Women will be given the right to find out if male colleagues with similar work experience are being paid more than them, as the government steps up its action to close the gender pay gap.
Trade and Industry Secretary Patricia Hewitt also said that new reporting requirements for larger companies would include how they train, develop and recruit staff.
Firms could be taken to an employment tribunal if they refuse to comply with the employment law changes, which are in response to a report by the government's advisor on equal pay, Denise Kingsmill.
Companies with strong gender equality policies can save thousands of pounds a year in recruitment and staff absence costs, according to a new report, but the message is still failing to get through to the IT industry.
The report from Opportunity Now, published to mark the 10th anniversary of its campaign to promote the business benefits of gender equality, stresses that the introduction of policies including flexible working and telecommuting can help businesses win the war for talent, improve efficiencies and reduce costs.
Judith Cherry, Opportunity Now's research manager, and the report's author, said: "More and more companies are realising that equality is the competitive advantage.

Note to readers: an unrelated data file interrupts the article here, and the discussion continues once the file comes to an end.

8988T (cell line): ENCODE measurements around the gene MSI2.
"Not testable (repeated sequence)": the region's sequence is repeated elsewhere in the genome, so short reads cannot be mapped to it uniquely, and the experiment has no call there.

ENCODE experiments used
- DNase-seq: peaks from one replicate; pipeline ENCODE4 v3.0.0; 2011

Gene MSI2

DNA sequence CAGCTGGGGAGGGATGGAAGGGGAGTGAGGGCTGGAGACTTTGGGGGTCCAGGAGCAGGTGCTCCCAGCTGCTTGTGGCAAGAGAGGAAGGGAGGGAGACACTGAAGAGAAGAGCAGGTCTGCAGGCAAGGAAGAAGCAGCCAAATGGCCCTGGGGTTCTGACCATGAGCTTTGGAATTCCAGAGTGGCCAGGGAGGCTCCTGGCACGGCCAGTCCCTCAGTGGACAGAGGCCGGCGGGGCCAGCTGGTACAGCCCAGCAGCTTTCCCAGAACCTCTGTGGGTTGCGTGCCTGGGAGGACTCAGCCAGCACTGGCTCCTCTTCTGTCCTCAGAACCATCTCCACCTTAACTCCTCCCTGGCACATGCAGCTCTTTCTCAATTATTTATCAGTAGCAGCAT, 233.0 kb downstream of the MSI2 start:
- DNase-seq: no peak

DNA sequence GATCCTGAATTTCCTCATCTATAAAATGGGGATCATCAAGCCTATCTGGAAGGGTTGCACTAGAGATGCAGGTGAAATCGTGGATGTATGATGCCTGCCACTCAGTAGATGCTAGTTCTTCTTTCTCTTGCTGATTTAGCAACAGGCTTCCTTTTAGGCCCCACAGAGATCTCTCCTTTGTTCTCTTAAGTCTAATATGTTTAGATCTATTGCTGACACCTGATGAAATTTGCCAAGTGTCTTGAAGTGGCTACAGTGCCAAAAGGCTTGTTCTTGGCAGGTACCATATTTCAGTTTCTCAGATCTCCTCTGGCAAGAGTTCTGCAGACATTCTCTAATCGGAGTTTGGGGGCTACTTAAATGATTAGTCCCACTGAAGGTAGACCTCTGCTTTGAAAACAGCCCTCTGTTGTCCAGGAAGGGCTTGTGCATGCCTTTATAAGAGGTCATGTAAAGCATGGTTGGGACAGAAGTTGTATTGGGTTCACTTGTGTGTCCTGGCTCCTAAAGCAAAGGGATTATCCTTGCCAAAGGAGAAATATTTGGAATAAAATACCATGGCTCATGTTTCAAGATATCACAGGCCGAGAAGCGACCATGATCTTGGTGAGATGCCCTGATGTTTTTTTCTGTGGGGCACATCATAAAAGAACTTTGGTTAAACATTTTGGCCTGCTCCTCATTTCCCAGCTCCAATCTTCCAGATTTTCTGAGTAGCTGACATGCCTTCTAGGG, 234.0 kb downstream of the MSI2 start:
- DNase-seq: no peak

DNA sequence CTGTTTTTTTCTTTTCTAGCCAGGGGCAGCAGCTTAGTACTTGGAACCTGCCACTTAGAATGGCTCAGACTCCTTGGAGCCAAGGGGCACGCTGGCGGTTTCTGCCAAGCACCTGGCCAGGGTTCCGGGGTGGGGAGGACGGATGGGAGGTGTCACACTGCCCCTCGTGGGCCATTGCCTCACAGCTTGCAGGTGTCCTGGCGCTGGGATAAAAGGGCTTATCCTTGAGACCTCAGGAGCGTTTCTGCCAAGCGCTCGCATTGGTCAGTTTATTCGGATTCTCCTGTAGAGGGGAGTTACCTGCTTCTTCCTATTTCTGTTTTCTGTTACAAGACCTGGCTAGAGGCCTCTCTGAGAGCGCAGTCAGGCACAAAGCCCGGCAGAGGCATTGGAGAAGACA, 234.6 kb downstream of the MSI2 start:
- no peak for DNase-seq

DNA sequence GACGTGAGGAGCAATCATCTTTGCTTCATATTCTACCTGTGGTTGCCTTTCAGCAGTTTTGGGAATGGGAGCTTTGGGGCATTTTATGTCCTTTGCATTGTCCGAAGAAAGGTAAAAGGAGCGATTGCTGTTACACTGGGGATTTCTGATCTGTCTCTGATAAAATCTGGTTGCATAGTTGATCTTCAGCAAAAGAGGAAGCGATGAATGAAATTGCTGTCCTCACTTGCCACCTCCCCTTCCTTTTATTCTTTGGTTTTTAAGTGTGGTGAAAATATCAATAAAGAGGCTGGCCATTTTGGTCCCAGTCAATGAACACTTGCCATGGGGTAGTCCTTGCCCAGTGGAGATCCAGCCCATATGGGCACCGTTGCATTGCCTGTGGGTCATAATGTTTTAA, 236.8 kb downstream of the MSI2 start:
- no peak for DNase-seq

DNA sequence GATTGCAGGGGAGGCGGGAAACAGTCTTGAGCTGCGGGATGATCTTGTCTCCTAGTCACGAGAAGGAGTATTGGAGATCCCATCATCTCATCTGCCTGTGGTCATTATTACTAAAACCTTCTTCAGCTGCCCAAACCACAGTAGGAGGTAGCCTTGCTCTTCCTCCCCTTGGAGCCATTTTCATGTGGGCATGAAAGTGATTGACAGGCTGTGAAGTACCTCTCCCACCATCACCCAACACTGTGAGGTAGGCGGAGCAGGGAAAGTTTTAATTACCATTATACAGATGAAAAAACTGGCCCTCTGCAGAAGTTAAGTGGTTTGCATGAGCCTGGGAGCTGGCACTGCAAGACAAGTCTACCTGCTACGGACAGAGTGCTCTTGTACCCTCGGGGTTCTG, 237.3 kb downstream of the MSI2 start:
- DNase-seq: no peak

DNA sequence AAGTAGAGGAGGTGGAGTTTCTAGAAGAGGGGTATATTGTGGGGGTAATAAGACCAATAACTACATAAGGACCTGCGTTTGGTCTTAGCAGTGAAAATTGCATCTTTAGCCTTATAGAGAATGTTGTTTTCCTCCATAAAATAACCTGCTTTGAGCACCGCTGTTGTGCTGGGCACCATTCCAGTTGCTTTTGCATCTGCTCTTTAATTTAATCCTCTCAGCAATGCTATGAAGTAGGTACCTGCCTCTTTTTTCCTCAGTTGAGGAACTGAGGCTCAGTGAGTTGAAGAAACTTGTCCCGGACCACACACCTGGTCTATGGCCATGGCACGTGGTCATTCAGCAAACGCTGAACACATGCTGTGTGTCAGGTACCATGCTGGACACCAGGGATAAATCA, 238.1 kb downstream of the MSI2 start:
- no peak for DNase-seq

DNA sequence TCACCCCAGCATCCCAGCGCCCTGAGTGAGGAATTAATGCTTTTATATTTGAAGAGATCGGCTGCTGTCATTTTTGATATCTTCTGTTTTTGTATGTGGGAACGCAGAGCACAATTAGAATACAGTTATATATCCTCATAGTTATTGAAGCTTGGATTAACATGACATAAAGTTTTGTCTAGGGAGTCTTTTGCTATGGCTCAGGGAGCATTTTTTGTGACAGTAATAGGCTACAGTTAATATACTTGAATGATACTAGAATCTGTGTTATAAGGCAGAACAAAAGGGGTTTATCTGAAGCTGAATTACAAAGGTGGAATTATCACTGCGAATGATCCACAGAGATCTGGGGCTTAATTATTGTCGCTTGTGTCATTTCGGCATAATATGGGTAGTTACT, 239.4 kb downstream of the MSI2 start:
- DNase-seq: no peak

"People in the knowledge economy are the product. At the same time employers are finding it increasingly difficult to find good people. There's a real war for talent and yet women are an untapped resource.
"IT employers in particular have tremendous potential for working in different ways and developing new workplace cultures, but that potential hasn't been realised."
Meanwhile, the Industrial Society is warning that moves to redress gender pay gaps have stalled because many employers use previous salary history to pay women less.
The Society is urging employers to consider how they use job applicants' previous pay details when negotiating terms and conditions.
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